Good-bye, Billy Graham

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The accolades are pouring in upon news of Billy Graham’s death. Russell Moore even hailed him as the greatest evangelist since the Apostle Paul in an indulgent tweet.

That’s a bit much. John Wesley’s reach still expands over two centuries after the death of Methodism’s founder, and church choirs still sing hymns written during 19th-century revivals stewarded by Dwight L. Moody.

Still, Graham left a legacy stretching far deeper and wider that the evangelistic gatherings for which he was famous – and surely some cynics are off the mark in refusing to forgive him for his Nixon partisanship in the 1972 election and his unfortunate comments caught on tape. He apologized for those comments and his momentary partisanship. He steered clear of any hint of political endorsements for the rest of this life.

Graham was not perfect (why do I even need to say that?), but he was – for lack of a better term – a humble gentleman who showed more grace than most of his opponents. Many are unaware that he was an organizational hombre.  He helped establish two theological seminaries, a relief organization, the National Association of Evangelicals, an international organization called the Lausanne Movement, and Christianity Today. He also bucked the Jim Crow south and made sure his rallies were integrated. The same was true when he toured apartheid South Africa.

We don’t hear about that.

Graham teamed up with Harold Ockenga and Carl Henry and, along with others, changed the face of biblically-centered Christianity in America, which had devolved into a separatist, anti-intellectual fundamentalism walled off from the surrounding culture. The three men began to call themselves “neo-evangelicals” or “new evangelicals” to distinguish themselves from the fundamentalists. The “neo” and “new” were soon dropped while “evangelical” stuck. At the time, evangelicalism conveyed sophistication – and the word had nothing to do with partisan affiliation (Graham himself was a registered Democrat).

Alas, times have changed. The word “evangelical” has been hijacked – a tragedy against which Graham had warned: “I don’t want to see religious bigotry in any form,” he said in 1981. “It would disturb me if there was a wedding between the religious fundamentalists and the political right. The hard right has no interest in religion except to manipulate it.”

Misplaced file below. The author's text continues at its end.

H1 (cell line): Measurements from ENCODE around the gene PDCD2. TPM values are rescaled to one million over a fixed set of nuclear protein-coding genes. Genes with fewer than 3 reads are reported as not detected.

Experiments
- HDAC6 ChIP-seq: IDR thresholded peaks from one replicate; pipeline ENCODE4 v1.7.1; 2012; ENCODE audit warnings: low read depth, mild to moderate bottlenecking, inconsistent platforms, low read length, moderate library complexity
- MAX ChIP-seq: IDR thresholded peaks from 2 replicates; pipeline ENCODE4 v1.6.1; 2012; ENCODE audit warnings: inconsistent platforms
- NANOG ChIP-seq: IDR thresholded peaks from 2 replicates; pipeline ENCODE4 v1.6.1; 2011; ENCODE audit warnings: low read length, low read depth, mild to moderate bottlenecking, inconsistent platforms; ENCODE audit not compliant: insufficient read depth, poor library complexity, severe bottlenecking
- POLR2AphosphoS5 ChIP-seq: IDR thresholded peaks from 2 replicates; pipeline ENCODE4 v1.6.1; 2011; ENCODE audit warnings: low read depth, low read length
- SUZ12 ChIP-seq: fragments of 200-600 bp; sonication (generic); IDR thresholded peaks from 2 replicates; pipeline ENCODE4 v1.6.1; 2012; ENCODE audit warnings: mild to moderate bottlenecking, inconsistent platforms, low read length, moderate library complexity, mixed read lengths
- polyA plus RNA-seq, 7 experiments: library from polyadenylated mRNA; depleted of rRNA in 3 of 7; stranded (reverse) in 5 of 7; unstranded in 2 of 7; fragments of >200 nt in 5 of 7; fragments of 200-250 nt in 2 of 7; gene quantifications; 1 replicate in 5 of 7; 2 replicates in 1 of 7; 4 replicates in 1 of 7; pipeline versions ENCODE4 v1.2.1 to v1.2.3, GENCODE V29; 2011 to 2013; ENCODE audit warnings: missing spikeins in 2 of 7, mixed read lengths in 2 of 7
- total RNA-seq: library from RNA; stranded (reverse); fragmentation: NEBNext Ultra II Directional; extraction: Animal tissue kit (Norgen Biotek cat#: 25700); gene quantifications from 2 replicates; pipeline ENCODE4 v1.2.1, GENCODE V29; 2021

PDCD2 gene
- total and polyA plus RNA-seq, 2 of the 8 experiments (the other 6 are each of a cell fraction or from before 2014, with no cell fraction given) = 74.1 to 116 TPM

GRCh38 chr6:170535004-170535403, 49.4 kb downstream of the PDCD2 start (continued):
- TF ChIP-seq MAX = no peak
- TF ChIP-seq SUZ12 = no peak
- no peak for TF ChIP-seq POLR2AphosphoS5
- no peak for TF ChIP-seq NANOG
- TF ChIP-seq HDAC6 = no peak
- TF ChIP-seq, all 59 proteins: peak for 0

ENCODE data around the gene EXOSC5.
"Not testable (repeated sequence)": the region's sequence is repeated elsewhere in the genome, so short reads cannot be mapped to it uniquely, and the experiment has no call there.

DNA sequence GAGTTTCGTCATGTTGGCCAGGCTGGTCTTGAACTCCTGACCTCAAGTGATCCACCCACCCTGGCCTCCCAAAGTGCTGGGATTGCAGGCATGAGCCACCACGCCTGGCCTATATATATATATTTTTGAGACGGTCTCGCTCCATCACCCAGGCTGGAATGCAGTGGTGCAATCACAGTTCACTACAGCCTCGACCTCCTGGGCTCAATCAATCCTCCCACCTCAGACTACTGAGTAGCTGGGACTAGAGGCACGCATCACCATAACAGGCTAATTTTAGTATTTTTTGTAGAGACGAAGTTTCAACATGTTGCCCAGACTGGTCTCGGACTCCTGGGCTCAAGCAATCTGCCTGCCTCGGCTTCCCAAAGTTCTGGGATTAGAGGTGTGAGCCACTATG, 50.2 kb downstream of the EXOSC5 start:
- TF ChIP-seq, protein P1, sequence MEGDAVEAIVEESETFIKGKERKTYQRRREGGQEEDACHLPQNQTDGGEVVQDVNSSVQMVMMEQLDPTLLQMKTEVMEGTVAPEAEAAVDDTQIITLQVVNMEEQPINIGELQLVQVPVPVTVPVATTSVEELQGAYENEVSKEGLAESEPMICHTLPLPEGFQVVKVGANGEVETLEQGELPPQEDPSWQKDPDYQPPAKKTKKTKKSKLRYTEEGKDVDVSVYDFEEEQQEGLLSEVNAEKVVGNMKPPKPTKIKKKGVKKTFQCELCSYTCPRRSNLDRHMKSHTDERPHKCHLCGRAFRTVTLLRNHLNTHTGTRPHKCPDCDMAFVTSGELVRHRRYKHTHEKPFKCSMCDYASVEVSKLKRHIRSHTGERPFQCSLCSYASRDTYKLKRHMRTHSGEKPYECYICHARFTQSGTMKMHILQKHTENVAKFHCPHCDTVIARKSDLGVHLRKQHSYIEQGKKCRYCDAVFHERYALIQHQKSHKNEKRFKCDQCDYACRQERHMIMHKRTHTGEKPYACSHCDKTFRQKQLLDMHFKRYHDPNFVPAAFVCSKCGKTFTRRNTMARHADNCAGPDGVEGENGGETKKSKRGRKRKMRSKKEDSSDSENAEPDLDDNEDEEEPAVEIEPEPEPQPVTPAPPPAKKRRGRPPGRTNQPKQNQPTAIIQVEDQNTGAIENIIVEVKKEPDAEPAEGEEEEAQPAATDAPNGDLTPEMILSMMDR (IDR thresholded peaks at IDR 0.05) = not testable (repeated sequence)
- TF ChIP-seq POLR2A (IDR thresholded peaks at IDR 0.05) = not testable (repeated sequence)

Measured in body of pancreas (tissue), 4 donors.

Graham really believed in Jesus, as do I. And I thank God for his example of integrity.

Here are a couple quotes from around the web.

Katelyn Beaty, a writer, said this:

I will be forever grateful for Billy Graham’s evangelicalism: bold yet winsome, convicting and compassionate, always driven by a love for God and neighbor. This is the soil of faith I was planted into. Thank you for your life, Billy. You ran the good race.

Dan Rather, former CBS News reporter:

Condolences to the family of the Reverend Doctor Billy Graham. The great preacher and pastor has died, leaving a legacy of being one of the most influential Americans of his time.

I knew him fairly well; interviewed him several times, had some long personal conversations with him over the years and saw him preach in person some.

He had his shortcomings and made his mistakes, as we all do. But he did his best to do good and succeeded better than most of us.

Have fun in Heaven, Doctor Graham. Maybe we’ll have a chat when I get there.

About Charles Redfern

Charles Redfern is a writer, activist, and clergyman living in Connecticut with his wife and family. He's currently writing two books, with more in his head.

View all posts by Charles Redfern


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